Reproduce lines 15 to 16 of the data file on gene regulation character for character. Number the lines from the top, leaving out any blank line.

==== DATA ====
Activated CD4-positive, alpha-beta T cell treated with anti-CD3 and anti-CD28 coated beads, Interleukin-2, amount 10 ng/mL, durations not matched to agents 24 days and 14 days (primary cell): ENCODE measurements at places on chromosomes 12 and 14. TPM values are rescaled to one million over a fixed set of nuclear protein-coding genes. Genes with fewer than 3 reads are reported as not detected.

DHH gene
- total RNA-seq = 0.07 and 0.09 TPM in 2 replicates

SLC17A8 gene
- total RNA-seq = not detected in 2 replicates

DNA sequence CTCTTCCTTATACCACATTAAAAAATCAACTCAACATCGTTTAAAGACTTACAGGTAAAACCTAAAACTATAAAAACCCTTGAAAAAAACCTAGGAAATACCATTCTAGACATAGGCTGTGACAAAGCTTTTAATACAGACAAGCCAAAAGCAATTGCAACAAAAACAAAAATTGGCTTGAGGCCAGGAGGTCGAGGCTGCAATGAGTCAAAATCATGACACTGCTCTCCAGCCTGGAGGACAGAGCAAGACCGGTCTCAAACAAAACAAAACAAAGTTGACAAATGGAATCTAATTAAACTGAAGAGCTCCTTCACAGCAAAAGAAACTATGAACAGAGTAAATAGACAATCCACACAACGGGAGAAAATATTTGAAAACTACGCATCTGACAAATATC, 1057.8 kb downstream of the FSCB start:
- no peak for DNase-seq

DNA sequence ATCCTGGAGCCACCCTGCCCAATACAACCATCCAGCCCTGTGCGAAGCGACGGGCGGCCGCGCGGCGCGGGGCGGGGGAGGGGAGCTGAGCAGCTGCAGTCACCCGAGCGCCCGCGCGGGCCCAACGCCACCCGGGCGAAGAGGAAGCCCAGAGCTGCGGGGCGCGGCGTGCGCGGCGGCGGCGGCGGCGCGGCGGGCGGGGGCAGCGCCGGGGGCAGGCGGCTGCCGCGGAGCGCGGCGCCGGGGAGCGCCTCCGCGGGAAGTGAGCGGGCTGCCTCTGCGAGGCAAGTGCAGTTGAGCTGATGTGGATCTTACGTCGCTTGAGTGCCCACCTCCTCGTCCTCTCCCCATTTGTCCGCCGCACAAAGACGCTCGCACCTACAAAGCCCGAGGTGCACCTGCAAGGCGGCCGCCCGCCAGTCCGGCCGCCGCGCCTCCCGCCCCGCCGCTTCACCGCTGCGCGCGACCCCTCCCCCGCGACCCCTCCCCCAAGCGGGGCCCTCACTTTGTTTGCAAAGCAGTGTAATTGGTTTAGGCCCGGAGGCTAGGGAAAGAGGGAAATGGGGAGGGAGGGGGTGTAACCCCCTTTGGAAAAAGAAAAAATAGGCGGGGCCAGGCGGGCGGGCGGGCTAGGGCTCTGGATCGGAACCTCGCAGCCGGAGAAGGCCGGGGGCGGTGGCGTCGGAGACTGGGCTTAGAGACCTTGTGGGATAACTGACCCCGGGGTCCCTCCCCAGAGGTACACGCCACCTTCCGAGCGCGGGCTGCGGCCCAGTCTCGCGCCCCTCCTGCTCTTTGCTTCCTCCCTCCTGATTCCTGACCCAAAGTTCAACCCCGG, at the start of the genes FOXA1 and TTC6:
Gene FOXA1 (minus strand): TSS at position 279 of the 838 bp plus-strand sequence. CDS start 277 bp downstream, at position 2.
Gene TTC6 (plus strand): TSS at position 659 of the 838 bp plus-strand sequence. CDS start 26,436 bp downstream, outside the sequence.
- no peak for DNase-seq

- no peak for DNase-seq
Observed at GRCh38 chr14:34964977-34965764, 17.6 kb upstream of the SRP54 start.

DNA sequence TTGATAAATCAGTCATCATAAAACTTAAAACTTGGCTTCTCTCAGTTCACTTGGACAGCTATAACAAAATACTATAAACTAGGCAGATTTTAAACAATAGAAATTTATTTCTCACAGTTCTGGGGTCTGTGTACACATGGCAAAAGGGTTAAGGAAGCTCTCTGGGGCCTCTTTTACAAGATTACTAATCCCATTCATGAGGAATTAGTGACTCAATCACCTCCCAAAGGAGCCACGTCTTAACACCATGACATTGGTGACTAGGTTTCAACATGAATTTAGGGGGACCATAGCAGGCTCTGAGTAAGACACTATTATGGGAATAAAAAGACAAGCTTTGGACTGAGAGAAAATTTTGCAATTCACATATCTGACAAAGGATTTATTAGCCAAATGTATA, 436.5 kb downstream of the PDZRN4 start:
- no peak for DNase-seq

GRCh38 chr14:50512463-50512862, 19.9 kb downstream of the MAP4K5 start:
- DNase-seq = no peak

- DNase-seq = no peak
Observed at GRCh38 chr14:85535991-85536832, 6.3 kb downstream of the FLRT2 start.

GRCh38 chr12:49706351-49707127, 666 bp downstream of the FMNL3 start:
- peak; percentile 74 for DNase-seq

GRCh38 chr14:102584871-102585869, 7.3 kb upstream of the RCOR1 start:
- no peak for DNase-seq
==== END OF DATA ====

- no peak for DNase-seq

GRCh38 chr14:50512463-50512862, 19.9 kb downstream of the MAP4K5 start: